Report: Timberwolves looking to trade for frontcourt help

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Minnesota picked up its biggest win of the season Tuesday night,  going with its coach to his old stomping grounds in Chicago, where the Timberwolves showed the tenacity and grit they have lacked much of the season. They also played strong defense for three quarters, another nice change of pace.

That’s a nice step, but there are still roster issues with the Timberwolves, some of that along the front line. The Timberwolves have a foundational piece in Karl-Anthony Towns, and they recently re-signed Gorgui Dieng, and Tom Thibodeau seems to trust them — but when those bigs are paired on the court this season the Timberwolves have been outscored by two points per 100 possessions because they allow 110.4 points per 100 on defense.

Which has Thibodeau and the Timberwolves looking for front-court help via trade, ESPN’s Brian Windhorst said on The Truehoop Podcast with Rachel Nichols Tuesday.

The questions here are twofold. First, what is Minnesota offering? Let’s assume they are not going to surrender either Andrew Wiggins or Zach LaVine, then what they have left are Ricky Rubio, Shabazz Muhammad, and Cole Aldrich. The Timberwolves also don’t have a first-round pick they can move before 2019, and by then that should be late first rounder with this team on the rise. That’s not much to entice other teams.

Second, who can they get? Expect them to call Sacramento — no, not for DeMarcus Cousins (he wouldn’t fit next to Towns, plus Cousins’ isn’t available anyway), but for maybe Kosta Koufos or Willie Cauley-Stein. The Kings will be looking to deal, and those guys will be available. Of course, Milwaukee’s Greg Monroe and Orlando’s Nikola Vucevic are available, but neither of them helps on the defensive end (and the Timberwolves can score plenty). One interesting name that becomes available Wednesday: The Lakers’ Luol Deng. It’s a healthy contract to take on, but he had success in the Thibodeau system before, and the Lakers will listen.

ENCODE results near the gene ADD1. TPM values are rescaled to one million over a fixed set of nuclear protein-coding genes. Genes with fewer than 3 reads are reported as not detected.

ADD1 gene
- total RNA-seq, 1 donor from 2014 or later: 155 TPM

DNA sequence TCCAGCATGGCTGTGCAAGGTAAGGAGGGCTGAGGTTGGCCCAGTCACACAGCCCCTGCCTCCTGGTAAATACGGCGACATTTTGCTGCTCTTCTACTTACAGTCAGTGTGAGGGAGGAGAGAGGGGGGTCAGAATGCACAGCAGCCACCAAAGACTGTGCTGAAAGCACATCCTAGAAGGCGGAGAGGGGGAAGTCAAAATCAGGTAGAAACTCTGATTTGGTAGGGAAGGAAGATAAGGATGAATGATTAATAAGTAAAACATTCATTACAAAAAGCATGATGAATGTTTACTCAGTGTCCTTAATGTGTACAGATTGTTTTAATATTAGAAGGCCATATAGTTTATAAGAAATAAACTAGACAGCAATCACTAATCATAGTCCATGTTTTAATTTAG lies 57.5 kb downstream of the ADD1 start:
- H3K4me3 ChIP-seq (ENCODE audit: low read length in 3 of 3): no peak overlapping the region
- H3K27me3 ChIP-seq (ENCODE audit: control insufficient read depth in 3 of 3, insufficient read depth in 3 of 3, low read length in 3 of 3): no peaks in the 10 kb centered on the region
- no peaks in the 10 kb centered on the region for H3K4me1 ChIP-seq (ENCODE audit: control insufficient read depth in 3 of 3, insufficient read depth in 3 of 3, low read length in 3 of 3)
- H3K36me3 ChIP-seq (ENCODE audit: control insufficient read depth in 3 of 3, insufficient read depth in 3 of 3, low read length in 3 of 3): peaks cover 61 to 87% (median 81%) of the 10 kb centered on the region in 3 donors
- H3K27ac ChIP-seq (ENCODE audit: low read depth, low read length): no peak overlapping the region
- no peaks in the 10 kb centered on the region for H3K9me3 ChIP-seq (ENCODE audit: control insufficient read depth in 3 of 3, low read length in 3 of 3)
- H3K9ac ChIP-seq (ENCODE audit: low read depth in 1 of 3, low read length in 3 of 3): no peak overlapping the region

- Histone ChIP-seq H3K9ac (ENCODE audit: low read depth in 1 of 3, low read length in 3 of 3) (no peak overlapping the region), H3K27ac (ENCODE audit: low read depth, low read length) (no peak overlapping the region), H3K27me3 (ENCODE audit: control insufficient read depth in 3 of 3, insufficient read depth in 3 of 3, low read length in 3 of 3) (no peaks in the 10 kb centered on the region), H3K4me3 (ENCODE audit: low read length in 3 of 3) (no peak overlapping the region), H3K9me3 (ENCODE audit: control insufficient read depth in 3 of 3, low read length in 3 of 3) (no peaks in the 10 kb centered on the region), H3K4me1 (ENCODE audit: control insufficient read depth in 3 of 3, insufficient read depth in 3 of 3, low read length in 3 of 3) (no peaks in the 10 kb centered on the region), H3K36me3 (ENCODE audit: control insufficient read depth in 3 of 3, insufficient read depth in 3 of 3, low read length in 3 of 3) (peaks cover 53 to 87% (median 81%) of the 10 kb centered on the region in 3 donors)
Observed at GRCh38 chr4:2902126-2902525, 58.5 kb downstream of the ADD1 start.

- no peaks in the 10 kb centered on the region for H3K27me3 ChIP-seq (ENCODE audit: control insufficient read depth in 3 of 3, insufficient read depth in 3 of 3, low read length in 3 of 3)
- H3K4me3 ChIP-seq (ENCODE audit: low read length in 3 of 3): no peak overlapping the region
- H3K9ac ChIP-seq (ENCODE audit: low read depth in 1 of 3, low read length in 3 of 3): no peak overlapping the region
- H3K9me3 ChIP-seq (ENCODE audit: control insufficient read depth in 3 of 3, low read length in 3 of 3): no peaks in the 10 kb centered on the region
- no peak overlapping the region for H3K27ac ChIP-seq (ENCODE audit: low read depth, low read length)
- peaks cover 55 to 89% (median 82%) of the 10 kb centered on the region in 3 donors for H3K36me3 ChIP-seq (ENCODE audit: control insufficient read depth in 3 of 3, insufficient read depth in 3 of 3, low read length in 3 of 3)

Deals are tough to make, but know that the Timberwolves are frustrated and looking to do something to shake up a roster that has been slower to come around than expected.

LeBron James overrules controversial finish with game-winning 3-pointer (video)

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LeBron James‘ turnover with the game tied late looked like a bad call. LeBron’s block of Victor Oladipo on the ensuing possession looked like a goaltend.

Did the Cavaliers get robbed of a crucial possession? Did the Pacers get robbed of two go-ahead points?

LeBron nullified those questions with a buzzer-beating 3-pointer to give Cleveland a 98-95 win and a 3-2 series lead. The game-winner capped a great game by LeBron (44 points, 10 rebounds and eight assists) and moves the Cavs to the verge of advancing.

When a team with home-court advantage can close out a best-of-seven series with a road Game 6, it has 52% of the time. It has won the series 92% of the time.

The odds are even better with LeBron. LeBron has won 11 straight closeout games, nine of them on the road. He’ll have another opportunity Friday with Game 6 in Indiana.

Raptors’ ‘culture reset’ shines in Game 5 win over Wizards

AP Photo/Carlos Osorio
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The Raptors promoted ball movement. They emphasized 3-point shooting. They empowered their reserves.

This was why.